The Boston Globe ran a lengthy article that begins:
Imagine you sto by a Starbucks one morning, and the shop is robbed only minutes after you leave. Witnesses say the perpetrator was drinking coffee, so investigators retrieve dozens of cups from the trash, looking for genetic evidence. When they analyze it, they may find the robber’s DNA, but they’re going to find many other people’s as well—including yours.
What can they do with that information?
Instinctively, it feels like the answer should be “nothing”—that the DNA is yours, and anyone who uses it without your permission has crossed a line. Those molecules contain data about your heritage, your appearance, your predisposition to disease—all kinds of secrets you had no intention to release to the world when you threw your cup away.
But the legal reality is something quite different: Your DNA has just entered a gray area.
“In general the idea is anything you intentionally relinquish to the public, to scavengers, in the garbage, is free for anyone,” said Elizabeth Joh, professor of law at the University of California Davis. This is true for your hard drive, your diary, your credit card statements—and it’s true for your DNA, regardless of whether you realize you’re casting it aside.
Legal scholars call this material “abandoned DNA,” and Joh is one of a handful of thinkers saying it’s time the law reckoned with what rights we have to this trove of extremely personal information. Detritus containing DNA was effectively useless to most people two decades ago. But today it is becoming faster and cheaper to sequence fragments of DNA—revealing the unique genetic material that begins to make us who we are—and the law has yet to catch up. State laws are a patchwork of regulations, and most jurisdictions, including Massachusetts, are mum about the privacy status of the DNA we leave behind us every day.
Legal scholars argue that the free-for-all status of abandoned DNA poses an immediate threat to our privacy, not just because of problems that might arise down the line, but because of abuses that are already possible. The problem is hard to solve because abandoned DNA doesn’t fit neatly into any of our existing legal categories: We have a strong expectation of privacy about our medical records, and state and federal laws increasingly protect genetic information; by contrast, simple property left behind belongs to anyone who picks it up. The DNA we leave behind is neither and both: It is garbage that also contains vital information. And right now, as far as the law is concerned, it is essentially fair game.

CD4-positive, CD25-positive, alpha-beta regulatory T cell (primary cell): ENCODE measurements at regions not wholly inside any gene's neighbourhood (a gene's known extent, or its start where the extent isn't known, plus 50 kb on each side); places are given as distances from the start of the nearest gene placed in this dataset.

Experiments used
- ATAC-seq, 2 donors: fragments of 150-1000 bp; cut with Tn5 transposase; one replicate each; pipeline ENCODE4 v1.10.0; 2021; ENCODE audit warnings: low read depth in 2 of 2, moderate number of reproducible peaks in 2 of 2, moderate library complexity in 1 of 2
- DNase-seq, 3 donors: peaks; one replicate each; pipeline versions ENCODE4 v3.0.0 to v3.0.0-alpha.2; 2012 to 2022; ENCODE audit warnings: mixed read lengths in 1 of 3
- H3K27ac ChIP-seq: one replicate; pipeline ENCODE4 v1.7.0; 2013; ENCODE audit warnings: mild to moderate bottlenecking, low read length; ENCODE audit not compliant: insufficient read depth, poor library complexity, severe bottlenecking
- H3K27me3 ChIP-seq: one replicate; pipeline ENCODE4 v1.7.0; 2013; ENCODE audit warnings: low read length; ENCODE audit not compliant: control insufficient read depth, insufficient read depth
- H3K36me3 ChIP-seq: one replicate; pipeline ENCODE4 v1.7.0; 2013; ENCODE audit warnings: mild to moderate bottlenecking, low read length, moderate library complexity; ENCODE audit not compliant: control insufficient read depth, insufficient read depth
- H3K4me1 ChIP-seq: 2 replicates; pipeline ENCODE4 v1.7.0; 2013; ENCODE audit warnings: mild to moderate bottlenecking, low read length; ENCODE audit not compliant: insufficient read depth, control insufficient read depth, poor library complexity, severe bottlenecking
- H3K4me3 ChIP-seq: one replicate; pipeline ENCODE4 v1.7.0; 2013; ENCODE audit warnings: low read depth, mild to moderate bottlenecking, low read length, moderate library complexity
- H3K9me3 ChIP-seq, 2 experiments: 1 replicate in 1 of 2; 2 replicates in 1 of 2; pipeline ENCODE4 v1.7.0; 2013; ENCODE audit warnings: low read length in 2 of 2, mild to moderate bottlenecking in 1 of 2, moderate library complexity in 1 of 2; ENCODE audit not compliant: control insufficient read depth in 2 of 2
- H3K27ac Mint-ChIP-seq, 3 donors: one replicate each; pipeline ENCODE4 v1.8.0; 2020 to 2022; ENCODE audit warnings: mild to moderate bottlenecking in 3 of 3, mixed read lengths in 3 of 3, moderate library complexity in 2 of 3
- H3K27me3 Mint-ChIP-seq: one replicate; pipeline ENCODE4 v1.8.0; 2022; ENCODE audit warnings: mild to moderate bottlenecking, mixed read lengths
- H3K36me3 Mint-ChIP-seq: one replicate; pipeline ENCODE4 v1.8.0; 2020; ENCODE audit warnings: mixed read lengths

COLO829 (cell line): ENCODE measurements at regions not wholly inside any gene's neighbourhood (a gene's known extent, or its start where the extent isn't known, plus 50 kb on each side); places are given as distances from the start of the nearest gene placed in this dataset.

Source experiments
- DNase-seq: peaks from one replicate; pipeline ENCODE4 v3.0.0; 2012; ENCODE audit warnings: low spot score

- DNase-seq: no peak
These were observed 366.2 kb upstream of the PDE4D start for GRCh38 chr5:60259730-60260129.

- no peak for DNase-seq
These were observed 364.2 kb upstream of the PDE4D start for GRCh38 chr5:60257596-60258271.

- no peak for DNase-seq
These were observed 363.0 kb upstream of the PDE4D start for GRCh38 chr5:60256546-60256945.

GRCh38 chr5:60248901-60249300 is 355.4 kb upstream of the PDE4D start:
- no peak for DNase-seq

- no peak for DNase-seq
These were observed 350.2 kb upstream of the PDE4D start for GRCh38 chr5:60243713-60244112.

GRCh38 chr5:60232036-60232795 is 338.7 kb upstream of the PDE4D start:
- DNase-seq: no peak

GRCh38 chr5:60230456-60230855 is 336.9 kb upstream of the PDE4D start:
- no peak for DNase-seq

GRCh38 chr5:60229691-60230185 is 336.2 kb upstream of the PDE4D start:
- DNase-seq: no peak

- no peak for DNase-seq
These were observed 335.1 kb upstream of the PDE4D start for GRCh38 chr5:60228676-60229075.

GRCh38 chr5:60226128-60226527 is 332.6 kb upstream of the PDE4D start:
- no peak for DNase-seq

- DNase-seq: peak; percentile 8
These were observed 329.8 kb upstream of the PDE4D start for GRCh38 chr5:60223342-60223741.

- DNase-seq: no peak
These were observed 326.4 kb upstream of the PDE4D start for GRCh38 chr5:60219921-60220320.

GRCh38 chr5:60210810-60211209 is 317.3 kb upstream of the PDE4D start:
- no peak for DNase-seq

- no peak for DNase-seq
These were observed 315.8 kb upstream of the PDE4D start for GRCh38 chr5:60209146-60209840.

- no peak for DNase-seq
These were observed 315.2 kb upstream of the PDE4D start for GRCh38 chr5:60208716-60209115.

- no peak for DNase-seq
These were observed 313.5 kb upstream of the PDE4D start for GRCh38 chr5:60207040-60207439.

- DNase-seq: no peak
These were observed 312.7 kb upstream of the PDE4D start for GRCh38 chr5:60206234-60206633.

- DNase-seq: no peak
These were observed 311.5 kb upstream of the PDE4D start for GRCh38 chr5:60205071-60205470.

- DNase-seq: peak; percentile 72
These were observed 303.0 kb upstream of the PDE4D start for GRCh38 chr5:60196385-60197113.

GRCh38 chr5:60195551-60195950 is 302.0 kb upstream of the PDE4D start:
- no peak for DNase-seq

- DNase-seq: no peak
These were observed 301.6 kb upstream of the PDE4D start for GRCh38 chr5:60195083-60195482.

To the extent that the legal system is grappling with abandoned DNA, it’s chiefly in the criminal realm. Police are making more active use of DNA all the time, collecting and storing the information it contains, and a vigorous debate is underway about the privacy rights we have over our DNA in the context of an investigation. Later this spring the Supreme Court will decide, in the case Maryland v. King, whether the police can force a suspect to give a DNA sample when he or she has merely been arrested—but not yet convicted—for a crime.
“Abandoned DNA” comes into play when the police don’t have a DNA sample, and can’t force a suspect to give one up. In Washington in 2003, police posed as a fictitious law firm and sent a letter with a return envelope to a murder suspect named John Nicholas Athan, inviting him to participate in a fake class-action lawsuit. He replied, and police lifted DNA from Athan’s saliva on the seal of the envelope and used it to convict him of the killing. The Washington State Supreme Court reviewed the technique and ruled it permissible, explaining that as soon as a letter goes in the mail, “The envelope, and any saliva contained on it, becomes the property of the recipient.”
What might at first seem like clever police work strikes Joh as a very slippery slope. In treating DNA the same way we treat the envelope it came on, she suggests, we miss some important differences. First, DNA is uniquely hard to hang onto: It’s in stray hairs and on chewing gum, and we constantly give it away without choosing to. “What can a person do to so stop shedding DNA?” she asks. Second, there is a meaningful difference between physical objects that contain DNA and the information encoded on them. The former is just spit on the sidewalk; the latter reveals facts about us that we may not even want to know ourselves, and we’d like to think that the law can also make that distinction.
That might sound very subjective—that the difference between a molecule of gum and a molecule of DNA is how we feel about it—but privacy law does sometimes hinge on just that. In a landmark 1967 decision, the Supreme Court expanded Fourth Amendment rights, which prohibit illegal searches and seizures, to include what Justice John Harlan called the “reasonable expectation of privacy”—which, to genetic-privacy advocates, clearly applies to DNA. . . .